Entrepreneurs are taking over lock houses and stretches of canal bank in return for low rents in a project to boost the tourist potential of Brittany’s old waterways.
The scheme started in 2013. Local government changes meant the Brittany regional council became responsible for canals in the area, many of which have not been used commercially for many years, but which still boast working lock systems.
Maintain heritage and boost local economy
In the old days, each lock would have its own lock-keeper, responsible for helping boats navigate through and maintaining the lock infrastructure.
Now it is no longer necessary to have a keeper at each house – pleasure boats either operate the locks themselves or rely on the services of mobile lock-keepers who travel between sites in cars and vans.
In total, there are 156 lock houses on the 440km of canals in Brittany.
Véronique Gonzalez, in charge of tourism services at Redon Agglomération which runs the scheme, said: “People love being next to the water, so keeping paths open and developing tourism makes a lot of sense.
“This is one way of making use of the heritage we have, as well as providing people with the opportunity to have businesses which they might not otherwise have.”
The region remains the legal owner of the lock houses and the canal and its banks, and is responsible for basic maintenance, including walls, roofs and sewerage systems.
Everything else must be paid for by the successful bidder, who benefits from low rents and a guaranteed right of occupation for 10 years.
Shining example between Rennes and Saint-Malo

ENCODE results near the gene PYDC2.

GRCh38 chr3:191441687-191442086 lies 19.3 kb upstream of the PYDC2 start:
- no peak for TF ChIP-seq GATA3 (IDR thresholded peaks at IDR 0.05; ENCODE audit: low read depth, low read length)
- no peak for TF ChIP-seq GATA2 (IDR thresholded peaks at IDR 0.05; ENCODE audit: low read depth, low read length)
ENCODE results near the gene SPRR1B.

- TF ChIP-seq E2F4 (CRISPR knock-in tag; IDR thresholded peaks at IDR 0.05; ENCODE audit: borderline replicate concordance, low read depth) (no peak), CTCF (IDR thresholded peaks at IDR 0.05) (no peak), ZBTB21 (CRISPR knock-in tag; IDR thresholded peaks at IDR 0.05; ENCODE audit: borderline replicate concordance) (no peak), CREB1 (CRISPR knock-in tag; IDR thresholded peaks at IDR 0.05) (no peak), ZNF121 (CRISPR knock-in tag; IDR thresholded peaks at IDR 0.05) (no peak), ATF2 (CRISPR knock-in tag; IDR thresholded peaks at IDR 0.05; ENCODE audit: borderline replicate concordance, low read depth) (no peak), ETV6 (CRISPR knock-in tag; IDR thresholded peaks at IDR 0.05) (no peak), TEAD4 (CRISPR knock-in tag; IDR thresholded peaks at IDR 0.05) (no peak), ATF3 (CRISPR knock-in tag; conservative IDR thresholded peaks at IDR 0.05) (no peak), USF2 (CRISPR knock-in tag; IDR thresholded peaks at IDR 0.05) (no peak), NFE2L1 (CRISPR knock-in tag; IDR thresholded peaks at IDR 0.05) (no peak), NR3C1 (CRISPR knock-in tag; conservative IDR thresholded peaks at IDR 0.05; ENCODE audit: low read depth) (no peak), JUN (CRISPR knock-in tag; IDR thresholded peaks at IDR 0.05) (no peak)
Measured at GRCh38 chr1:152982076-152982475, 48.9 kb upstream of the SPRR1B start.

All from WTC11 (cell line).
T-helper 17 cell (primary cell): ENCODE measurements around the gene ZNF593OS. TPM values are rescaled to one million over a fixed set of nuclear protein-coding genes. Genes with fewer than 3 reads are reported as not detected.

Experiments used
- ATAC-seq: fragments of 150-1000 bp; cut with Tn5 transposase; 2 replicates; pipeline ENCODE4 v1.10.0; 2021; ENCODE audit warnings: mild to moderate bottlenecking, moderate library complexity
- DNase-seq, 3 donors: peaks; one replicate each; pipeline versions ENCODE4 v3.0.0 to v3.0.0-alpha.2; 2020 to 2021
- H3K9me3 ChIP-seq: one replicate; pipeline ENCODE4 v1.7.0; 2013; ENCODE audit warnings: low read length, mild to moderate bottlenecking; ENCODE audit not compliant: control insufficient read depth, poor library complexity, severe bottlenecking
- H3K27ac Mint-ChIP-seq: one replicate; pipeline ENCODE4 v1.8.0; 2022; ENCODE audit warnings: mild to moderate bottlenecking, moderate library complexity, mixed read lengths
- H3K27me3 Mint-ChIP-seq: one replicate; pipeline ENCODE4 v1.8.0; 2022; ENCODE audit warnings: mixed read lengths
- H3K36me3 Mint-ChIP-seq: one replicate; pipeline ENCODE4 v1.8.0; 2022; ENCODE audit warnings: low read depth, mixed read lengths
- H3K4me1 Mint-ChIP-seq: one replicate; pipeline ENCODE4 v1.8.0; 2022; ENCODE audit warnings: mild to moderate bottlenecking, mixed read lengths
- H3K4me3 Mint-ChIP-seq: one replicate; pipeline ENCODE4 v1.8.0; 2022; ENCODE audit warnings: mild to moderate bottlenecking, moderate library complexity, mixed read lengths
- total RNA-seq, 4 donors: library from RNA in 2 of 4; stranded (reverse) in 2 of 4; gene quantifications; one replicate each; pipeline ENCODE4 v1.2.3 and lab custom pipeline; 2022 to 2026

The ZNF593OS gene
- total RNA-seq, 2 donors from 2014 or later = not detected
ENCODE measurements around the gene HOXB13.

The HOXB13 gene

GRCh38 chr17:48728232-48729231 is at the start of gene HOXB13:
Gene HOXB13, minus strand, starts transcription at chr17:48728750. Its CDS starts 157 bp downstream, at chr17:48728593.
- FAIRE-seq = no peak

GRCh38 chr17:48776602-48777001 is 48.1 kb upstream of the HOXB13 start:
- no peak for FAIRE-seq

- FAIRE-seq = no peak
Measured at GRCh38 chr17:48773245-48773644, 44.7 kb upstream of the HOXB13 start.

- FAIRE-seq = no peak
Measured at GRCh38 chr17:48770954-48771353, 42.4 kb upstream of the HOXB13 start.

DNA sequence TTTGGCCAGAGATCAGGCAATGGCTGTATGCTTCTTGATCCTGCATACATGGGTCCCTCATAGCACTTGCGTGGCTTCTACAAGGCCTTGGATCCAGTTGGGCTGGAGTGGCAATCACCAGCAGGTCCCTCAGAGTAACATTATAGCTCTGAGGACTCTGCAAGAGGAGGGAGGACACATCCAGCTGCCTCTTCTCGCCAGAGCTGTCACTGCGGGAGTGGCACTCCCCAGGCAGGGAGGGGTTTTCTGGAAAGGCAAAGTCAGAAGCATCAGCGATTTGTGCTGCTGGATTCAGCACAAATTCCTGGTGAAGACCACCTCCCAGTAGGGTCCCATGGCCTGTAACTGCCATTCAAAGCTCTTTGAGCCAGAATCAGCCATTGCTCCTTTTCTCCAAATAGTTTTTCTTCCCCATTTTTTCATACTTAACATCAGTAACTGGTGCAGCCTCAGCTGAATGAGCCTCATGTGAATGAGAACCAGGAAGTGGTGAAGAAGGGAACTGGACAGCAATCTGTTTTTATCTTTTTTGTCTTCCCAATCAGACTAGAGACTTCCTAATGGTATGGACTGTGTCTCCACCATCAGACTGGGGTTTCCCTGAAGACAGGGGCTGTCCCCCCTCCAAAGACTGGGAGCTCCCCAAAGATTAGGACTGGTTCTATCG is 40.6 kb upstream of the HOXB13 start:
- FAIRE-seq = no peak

One of the stars of the first round of the project is the Ille Flottante sleep-on-a-boat business, developed by Catherine Saint-James and her musician husband Guillaume.
It is on the Canal d’Ille-et-Rance, on the outskirts of the village of Hédé-Bazouges, between Rennes and Saint-Malo.
The couple took over a lock house and moorings with the idea of living in the house themselves and having people stay on boats on the canal.
They originally used specially-built wooden boats from the Loire, but these were sold after a couple of years due to the maintenance required.
They were replaced with ‘themed’ craft, including a cabin cruiser, a narrowboat, a converted barge, a ‘yellow submarine’ houseboat and a sailing boat.
The couple also run a bar and cafe, organise jazz concerts, and hire out bicycles and small motor boats.
More recently, they have converted the stables, originally used by canal horses to pull the boats, into accommodation, and last year took over a second, neighbouring, lock house to expand the business.
Arrangement not without problems
“We lived in the village and realised the potential of the site,” said Ms Saint-James.
“When the region decided to make use of the lock houses, we knew it was something we could do, and we are proud to have made use of them.”
The couple pay €3,000 a year in rent for the whole business and the house, and received guarantees that the 10-year contract would be renewed in 2023 before they started work on the second house.
“Low rent enabled us to spend on the business, but the arrangement does have its problems,” said Ms Saint-James.
“We cannot sell the business when we leave and get no return on the rise in value of the property due to our turning it from a sad, empty house into a thriving tourist and social hub.”
The extreme seasonality of a canal-based tourist business can also be difficult to manage.
“We work very hard from April to October, with four full-time salaries on the business, but for at least five months there is no work, which is a difficult way to live.
“I am thinking of looking for a salaried job in four or five years to have more financial security, and hope to find someone to take over the day-to-day management.
“But we went into this with our eyes open, the project has benefited the area, and I would recommend a similar arrangement for people who think they would like to build up a tourism business on the canal.”
Anyone interested should keep an eye on bretagne.bzh
The latest call for projects has closed, but there might be others in the years to come.